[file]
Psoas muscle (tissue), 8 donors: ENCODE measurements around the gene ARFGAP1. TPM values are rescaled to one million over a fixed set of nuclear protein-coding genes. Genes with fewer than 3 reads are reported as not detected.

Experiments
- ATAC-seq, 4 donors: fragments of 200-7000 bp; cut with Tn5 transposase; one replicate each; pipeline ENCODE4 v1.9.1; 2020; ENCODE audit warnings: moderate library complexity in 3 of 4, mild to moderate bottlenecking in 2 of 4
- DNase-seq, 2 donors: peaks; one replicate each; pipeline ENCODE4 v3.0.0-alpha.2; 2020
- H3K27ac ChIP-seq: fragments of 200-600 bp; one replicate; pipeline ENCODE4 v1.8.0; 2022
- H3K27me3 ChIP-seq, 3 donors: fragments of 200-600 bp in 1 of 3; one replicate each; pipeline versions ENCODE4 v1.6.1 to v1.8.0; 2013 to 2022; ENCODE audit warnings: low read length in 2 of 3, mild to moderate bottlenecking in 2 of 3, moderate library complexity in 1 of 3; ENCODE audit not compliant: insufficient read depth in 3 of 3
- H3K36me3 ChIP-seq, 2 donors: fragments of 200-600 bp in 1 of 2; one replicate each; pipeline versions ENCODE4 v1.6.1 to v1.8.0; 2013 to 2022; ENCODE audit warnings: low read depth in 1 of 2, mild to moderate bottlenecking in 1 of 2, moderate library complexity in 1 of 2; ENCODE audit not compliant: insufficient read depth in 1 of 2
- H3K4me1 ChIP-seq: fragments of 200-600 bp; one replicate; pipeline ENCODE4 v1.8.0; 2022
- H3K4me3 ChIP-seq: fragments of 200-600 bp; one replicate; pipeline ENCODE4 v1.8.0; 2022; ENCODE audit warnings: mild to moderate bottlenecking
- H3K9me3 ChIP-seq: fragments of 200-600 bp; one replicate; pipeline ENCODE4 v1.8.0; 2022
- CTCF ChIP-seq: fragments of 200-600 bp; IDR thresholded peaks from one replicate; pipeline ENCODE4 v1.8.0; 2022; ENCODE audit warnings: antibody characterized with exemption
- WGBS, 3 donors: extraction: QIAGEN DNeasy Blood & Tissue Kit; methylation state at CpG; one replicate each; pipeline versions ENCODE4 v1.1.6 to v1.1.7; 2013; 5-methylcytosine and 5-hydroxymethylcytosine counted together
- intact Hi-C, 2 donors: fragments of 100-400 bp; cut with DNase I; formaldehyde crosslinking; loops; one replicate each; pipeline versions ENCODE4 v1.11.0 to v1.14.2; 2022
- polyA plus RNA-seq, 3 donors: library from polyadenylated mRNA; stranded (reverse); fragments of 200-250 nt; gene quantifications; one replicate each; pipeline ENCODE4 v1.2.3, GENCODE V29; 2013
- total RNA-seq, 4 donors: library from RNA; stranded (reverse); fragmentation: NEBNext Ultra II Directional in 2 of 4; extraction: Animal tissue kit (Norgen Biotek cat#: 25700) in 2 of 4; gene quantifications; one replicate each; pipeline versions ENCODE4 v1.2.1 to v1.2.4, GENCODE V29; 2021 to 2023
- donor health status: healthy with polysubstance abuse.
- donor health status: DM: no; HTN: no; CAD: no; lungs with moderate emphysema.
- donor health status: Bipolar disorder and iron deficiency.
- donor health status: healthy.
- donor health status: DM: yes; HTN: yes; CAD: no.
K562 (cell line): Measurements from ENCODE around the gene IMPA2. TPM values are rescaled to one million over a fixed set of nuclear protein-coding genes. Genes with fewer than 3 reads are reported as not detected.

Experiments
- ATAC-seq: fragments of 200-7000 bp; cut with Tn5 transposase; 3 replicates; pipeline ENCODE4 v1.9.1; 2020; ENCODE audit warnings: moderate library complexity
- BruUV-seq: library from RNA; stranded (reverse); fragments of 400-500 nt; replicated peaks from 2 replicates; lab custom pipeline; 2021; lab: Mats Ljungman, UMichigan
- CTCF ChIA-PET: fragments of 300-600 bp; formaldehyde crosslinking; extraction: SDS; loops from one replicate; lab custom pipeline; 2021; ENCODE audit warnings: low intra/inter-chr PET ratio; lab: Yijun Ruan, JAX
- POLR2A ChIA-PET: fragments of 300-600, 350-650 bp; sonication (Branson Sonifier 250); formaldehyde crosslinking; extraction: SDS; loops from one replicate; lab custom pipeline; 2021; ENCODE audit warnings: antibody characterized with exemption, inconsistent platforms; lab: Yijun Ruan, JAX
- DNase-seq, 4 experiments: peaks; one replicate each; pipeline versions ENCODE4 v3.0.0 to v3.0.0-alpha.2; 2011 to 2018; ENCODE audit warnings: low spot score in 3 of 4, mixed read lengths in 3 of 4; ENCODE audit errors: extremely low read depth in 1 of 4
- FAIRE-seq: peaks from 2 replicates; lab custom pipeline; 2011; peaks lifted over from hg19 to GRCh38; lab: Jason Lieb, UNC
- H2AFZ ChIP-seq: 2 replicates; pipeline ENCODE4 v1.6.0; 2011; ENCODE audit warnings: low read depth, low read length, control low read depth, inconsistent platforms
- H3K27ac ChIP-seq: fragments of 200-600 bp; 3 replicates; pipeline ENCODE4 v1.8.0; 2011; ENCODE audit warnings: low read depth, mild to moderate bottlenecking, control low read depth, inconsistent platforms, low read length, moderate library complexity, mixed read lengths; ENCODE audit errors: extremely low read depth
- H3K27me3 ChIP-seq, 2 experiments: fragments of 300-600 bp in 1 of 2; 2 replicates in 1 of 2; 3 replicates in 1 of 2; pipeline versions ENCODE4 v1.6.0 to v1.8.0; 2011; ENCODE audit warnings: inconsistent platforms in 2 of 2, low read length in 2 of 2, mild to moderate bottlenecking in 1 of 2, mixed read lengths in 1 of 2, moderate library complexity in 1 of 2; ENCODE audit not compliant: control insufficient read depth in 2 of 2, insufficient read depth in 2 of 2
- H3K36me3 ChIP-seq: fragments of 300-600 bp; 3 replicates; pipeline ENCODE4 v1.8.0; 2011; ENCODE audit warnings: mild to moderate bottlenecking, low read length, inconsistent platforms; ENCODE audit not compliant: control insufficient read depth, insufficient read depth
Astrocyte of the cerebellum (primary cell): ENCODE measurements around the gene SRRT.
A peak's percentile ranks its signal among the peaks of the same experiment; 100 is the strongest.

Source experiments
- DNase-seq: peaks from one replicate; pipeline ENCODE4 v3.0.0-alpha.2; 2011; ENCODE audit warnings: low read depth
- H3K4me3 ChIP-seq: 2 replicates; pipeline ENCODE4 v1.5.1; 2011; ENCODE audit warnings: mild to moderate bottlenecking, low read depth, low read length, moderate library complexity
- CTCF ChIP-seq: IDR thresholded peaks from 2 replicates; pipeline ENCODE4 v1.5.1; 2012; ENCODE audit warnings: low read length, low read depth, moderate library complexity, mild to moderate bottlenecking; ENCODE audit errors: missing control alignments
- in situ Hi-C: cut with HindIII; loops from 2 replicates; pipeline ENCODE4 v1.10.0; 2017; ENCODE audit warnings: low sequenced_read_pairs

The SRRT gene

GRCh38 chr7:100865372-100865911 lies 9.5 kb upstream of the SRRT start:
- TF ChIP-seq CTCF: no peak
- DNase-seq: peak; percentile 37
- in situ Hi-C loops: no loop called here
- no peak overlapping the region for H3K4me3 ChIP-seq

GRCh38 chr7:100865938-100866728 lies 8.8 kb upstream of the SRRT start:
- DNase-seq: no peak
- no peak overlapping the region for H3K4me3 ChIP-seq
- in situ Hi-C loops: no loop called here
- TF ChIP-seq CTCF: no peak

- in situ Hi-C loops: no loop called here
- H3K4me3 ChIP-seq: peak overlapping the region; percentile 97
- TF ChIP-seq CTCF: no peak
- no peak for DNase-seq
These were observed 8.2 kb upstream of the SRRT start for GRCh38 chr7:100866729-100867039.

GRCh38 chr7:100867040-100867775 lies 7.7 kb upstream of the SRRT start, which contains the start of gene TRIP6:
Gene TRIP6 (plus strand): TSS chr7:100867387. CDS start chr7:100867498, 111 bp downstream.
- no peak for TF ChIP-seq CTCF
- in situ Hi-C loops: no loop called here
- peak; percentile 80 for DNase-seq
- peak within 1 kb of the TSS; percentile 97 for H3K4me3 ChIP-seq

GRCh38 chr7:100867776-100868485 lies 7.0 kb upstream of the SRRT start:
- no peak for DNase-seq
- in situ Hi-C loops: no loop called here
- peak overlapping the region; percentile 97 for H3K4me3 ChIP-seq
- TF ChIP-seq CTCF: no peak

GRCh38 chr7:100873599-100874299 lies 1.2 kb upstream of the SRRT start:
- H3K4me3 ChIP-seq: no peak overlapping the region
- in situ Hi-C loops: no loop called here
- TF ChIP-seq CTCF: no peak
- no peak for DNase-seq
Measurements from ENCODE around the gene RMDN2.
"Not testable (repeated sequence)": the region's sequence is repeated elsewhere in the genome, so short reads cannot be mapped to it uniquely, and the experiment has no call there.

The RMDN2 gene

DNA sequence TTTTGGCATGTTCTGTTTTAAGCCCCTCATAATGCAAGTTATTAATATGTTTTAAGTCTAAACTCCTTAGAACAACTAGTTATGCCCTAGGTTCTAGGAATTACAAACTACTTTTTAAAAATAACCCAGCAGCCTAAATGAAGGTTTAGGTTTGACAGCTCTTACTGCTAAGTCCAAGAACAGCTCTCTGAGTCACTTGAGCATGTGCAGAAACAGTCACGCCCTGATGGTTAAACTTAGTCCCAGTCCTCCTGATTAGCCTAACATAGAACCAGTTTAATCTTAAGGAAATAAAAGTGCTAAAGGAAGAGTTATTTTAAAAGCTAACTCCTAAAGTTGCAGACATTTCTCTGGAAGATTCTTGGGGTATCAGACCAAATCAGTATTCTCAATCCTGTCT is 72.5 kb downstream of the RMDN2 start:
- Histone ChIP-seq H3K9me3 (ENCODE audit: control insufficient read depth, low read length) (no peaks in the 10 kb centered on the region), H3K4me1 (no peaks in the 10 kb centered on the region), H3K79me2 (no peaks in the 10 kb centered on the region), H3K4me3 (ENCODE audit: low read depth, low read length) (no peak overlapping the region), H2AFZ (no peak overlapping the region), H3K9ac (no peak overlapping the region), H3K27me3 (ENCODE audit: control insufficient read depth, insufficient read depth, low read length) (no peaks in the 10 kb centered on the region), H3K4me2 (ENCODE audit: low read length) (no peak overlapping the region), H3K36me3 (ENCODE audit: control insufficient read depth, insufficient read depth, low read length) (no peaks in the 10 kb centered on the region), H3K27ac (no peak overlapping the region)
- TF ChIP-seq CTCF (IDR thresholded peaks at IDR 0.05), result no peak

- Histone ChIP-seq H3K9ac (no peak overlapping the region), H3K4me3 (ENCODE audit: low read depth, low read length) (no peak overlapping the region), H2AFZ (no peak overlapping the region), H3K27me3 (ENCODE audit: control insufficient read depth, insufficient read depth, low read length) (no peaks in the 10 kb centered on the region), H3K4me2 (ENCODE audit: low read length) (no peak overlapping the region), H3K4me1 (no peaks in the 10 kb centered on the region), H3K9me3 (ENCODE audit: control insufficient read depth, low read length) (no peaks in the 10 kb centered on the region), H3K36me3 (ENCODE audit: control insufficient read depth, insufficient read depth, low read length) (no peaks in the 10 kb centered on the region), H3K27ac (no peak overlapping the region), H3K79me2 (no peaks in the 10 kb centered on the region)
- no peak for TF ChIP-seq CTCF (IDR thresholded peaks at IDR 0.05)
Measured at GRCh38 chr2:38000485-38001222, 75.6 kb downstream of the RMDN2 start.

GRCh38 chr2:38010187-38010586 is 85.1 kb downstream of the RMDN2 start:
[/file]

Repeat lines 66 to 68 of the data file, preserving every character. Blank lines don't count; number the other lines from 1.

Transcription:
- TF ChIP-seq CTCF: no peak

GRCh38 chr7:100873599-100874299 lies 1.2 kb upstream of the SRRT start:
- H3K4me3 ChIP-seq: no peak overlapping the region